Sometimes customers just want to see how something works — and that's the approach Westminster Tool Inc. took in hosting a dovetail collapsible core demonstration day this month at its Plainfield plant.
The mold maker partnered with several other firms to demo a mold with a DT collapsible core supplied by Roehr Tool Corp., of Hudson, Mass. The mold ran on Westminster's 110-ton Toyo injection press making mock-up caps for a cosmetic product. More than 100 students, customers, suppliers and partners participated in the Oct. 3 event.
“What we see is that they are skeptical. They don't have the time. They don't have the money. But if you take a mold and modify it, they can see it for themselves. You remove the barriers,” said Al Hickok, technical sales manager of Roehr Tool Corp.
Waconda, Ill.-based Progressive Components International Corp. — Roehr's parent company — provided a four-cavity mold base that it had used for trade shows, according to Hickok. Mastip Inc. of Slinger, Wis., provided the hot-runner system with the new MJ-9 nozzle for high-cavitation packaging like caps and closures and medical applications.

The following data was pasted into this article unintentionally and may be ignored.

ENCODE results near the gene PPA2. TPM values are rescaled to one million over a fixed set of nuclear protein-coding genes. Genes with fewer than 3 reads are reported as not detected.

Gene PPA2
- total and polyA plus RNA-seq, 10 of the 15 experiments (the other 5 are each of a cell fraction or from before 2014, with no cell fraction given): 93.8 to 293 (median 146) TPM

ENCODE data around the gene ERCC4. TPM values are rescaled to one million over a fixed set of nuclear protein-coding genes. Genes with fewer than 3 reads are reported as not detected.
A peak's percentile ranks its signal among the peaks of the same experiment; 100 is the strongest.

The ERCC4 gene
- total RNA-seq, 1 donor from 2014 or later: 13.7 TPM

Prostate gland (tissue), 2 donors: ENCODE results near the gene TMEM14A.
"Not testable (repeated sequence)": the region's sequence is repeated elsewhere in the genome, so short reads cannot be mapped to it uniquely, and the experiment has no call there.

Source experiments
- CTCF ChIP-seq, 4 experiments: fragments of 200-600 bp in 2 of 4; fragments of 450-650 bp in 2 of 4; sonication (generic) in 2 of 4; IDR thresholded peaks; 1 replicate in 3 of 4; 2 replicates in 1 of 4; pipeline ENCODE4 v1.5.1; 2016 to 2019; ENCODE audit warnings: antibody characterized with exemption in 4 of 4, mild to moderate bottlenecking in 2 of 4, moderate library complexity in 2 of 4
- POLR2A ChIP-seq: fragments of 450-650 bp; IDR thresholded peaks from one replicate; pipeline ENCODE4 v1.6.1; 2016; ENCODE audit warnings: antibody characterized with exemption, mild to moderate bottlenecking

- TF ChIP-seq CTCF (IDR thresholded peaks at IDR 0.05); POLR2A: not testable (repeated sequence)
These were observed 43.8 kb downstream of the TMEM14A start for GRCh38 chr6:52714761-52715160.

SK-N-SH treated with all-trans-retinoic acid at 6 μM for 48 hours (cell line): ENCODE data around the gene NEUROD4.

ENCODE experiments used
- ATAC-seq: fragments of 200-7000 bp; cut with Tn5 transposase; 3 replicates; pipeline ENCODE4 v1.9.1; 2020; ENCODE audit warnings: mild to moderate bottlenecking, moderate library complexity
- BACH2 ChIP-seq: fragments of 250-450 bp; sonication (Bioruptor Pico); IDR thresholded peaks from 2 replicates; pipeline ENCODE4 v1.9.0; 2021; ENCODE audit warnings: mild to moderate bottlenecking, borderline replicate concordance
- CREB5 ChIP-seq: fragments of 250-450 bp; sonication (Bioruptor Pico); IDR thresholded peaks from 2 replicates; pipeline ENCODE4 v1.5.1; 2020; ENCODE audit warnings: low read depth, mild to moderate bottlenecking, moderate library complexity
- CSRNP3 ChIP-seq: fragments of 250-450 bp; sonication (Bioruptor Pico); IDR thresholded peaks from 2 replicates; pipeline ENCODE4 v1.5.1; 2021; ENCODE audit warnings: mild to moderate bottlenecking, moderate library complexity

Other members of the PCIC group of companies contributed as well, including AST Technology GmbH, Progressive Components and Tooling Docs LLC. Also providing mold components was DME Co., with its internal latch lock mechanism for controlling the mold plate opening sequence.
The aim of the demo, according to Hickok, was to show that the DT collapsible core was a viable alternative to unscrewing molds. His claim is that the DT saves costs and is simpler to run.
“It brought our cycle time down 40 percent,” said Phil Titherington, product development director at Mold-Rite Plastics, of Plattsburgh, N.Y.
Titherington said his company started working the collapsible core 12 years ago while retrofitting an old mold. It created significant cost savings so the firm went on to build two 72-cavity collapsible molds.
An enthusiast, Titherington is now working on second-generation prototypes.